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Radio review: An Evening with Angela Carter, PM, and Today

28 September 2018


THERE are several ways to ward off the attentions of a vampire — garlic and a crucifix being the most obvious. But what about a cup of tea and a piece of shortbread? That, coupled with some traditional English gentility, and — at least in the world of Angela Carter’s radio play Vampirella — you are all set to neutralise the wiles of the undead. And, if you don’t like to make a mess, then an innocent peck on the cheek is just as effective as a stake to the heart.

The worlds that Carter created in her writing were for ever upsetting the laws of folklore, and, in particular, retelling ancient fairy-tales from a female perspective. Broadcast as part of An Evening with Angela Carter (Radio 3, Sunday), Vampirella does all of that, with that balance of Gothic terror and wit, overwrought prose, and pithy punchlines which so characterised Carter’s writing.

The eponymous heroine here is an unwilling scion of a dynasty of counts and countesses, traceable back to Vlad the Impaler, bored and caged by her hereditary appetites. She is undone by an innocent English officer, who takes pity on the girl’s haematodipsia, and makes exclamations such as “Oh, what a pretty pickle!”

The characters in this radio play, written in 1976 and here superbly reworked by the director/producer Fiona McAlpine, narrate their thoughts and actions to the audience, as in a pantomime or morality play — an effect that situates the drama in a tradition of storytelling which is ideally suited to radio.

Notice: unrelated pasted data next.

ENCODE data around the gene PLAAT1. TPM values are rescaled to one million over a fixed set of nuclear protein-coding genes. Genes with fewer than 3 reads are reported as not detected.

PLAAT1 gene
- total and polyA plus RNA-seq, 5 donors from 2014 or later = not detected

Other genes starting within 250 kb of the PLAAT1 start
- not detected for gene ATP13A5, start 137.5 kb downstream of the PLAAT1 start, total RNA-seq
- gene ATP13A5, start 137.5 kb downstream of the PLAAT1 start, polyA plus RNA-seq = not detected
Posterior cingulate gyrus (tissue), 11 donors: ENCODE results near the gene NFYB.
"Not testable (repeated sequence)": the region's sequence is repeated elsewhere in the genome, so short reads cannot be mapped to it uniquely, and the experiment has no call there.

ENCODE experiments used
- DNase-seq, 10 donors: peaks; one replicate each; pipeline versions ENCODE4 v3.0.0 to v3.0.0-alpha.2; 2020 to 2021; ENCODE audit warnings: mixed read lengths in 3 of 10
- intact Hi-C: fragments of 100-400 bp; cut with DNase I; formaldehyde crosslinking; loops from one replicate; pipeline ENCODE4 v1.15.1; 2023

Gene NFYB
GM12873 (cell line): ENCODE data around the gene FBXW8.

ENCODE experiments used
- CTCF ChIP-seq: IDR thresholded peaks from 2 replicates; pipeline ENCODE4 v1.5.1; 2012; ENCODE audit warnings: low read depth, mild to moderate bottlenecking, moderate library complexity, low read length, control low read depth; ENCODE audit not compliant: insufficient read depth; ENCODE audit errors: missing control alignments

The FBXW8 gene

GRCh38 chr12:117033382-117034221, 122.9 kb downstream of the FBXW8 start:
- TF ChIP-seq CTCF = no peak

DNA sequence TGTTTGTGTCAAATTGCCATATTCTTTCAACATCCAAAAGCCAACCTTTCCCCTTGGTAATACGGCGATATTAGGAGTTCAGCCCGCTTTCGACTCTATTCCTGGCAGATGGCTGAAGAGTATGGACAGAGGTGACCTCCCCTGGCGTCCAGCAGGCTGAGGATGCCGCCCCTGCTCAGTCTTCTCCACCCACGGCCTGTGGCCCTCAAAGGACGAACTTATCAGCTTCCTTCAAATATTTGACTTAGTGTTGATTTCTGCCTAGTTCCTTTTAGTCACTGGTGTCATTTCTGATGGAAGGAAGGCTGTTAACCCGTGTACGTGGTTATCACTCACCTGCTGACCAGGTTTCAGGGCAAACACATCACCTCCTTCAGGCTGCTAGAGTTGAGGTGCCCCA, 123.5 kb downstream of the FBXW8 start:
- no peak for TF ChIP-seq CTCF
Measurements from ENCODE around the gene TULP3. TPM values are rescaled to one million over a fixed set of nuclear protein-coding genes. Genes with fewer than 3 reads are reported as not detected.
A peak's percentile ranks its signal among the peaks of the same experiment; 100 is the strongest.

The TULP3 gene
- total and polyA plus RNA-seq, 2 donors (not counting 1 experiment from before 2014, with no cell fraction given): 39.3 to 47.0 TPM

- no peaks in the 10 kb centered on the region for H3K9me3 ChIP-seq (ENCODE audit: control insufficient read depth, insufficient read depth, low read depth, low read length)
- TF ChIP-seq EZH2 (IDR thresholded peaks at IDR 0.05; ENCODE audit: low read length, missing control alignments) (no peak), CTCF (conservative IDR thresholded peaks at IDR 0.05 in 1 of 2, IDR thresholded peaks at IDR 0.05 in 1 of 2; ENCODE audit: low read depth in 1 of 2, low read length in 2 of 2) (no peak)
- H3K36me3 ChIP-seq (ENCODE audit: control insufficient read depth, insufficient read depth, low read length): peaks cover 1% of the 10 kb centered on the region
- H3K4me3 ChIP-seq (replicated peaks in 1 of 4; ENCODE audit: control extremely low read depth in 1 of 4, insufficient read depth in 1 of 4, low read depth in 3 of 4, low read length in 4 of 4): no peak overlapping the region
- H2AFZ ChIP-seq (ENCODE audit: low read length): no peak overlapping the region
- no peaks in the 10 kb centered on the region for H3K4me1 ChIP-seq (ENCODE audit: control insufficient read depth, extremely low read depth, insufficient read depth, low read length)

The Radio 3 presentation came interspersed with Carter’s own thoughts on the medium (voiced by Fiona Shaw), providing a kind of manifesto for radio drama from which all working in the field might benefit.

Radio 4’s PM programme on Thursday of last week gave more than 15 minutes of its programme to an account by the actor and comedian Rob Delaney of the illness and death of his two-year-old son, Henry. Such things are, for the most part, unreviewable.

Yet this essay in grief reinforces Carter’s “space for the invisible”. The ineluctable tragedy that unfolds after baby Henry succumbs to unexplained fits of vomiting, the half-smile of a toddler with face half-frozen, the father holding down his panicking son as blood is suctioned from his throat: on television, it is just too horrific, but, on radio, you can achieve that mix of horror and pathos which engages with a broader spectrum of emotions.

In James Naughtie’s charming, elegiac interview with Clive James (Today, Radio 4, Friday), we were invited to contemplate an altogether more congenial demise. In these last years of life, the happiest and most fruitful of his career, James talks of the mental rearrangement attendant on ill-health and old age. The materials for creativity are all, to him, present and available; and the energy to promote his recently published volume of poetry has evidently not diminished, either.

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